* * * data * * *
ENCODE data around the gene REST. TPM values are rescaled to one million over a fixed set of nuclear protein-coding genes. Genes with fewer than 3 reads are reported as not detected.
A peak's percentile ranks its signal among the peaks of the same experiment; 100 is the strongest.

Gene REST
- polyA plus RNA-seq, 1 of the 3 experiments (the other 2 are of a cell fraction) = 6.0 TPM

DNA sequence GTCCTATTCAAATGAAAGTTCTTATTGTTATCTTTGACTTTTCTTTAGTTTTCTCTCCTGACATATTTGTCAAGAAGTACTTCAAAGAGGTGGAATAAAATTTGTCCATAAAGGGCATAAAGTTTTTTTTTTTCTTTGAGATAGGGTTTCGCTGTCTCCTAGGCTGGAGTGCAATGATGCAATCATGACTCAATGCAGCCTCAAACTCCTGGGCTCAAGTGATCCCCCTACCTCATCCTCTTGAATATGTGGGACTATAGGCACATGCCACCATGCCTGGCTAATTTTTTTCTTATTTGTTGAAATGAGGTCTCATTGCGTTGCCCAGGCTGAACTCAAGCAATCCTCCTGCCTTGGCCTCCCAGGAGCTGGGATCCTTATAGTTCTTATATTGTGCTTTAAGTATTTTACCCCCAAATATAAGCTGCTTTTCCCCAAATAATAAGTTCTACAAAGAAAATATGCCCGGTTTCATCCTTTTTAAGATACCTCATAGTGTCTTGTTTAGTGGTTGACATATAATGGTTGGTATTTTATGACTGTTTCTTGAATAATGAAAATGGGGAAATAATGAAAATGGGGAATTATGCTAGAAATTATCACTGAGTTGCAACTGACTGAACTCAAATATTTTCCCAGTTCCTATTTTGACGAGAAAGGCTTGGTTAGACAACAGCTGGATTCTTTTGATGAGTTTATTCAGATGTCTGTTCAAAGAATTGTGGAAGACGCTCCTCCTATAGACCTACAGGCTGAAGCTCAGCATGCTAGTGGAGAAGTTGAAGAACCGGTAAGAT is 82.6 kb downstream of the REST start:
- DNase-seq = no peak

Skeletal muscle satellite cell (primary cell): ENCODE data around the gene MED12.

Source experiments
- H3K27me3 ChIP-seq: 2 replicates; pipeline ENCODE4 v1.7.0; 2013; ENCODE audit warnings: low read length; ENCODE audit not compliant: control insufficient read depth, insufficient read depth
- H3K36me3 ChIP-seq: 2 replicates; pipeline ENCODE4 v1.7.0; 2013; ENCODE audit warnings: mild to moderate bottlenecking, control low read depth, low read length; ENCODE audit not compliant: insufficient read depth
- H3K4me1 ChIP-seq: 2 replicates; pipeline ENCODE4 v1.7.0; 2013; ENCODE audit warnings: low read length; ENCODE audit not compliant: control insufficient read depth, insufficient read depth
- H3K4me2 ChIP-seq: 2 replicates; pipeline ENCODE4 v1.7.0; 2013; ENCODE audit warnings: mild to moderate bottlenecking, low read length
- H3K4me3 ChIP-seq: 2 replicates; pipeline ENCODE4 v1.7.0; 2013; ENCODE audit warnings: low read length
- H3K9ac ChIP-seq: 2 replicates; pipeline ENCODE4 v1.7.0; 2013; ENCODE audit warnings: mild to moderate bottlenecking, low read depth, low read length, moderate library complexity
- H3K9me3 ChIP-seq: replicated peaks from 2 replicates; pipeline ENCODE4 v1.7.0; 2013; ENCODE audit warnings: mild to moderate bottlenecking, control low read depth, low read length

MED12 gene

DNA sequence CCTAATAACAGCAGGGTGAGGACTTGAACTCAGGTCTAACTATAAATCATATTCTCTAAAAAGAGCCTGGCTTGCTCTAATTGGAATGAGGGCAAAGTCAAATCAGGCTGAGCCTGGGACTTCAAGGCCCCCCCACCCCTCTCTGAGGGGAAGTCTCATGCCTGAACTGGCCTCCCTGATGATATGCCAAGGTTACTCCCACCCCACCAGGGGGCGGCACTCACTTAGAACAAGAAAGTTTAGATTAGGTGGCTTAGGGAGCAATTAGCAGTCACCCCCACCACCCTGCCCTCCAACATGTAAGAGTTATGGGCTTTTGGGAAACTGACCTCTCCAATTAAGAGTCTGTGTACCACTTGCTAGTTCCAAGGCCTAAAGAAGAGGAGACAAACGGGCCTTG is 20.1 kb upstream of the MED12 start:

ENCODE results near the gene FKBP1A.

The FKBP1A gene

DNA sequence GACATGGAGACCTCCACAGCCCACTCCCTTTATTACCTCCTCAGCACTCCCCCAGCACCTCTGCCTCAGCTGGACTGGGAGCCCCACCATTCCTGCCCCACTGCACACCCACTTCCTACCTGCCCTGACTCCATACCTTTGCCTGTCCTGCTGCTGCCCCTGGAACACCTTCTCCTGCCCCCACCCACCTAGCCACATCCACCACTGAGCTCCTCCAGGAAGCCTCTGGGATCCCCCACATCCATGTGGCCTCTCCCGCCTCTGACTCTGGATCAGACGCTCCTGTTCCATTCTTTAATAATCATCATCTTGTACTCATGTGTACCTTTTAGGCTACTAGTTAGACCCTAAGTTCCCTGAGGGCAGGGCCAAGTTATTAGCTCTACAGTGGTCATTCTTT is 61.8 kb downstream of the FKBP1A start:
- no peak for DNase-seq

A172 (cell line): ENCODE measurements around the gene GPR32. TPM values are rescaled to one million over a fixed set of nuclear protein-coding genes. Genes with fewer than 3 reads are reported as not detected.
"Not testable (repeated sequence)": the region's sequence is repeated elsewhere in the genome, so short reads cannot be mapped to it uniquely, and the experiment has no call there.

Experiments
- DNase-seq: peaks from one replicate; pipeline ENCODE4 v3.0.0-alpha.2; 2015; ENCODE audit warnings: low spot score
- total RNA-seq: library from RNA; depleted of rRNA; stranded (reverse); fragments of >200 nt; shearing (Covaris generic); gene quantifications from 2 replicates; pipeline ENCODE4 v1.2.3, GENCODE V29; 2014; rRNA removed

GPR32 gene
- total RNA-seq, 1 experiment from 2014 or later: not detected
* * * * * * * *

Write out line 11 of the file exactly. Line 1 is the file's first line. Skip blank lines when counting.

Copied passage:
- H3K4me1 ChIP-seq: 2 replicates; pipeline ENCODE4 v1.7.0; 2013; ENCODE audit warnings: low read length; ENCODE audit not compliant: control insufficient read depth, insufficient read depth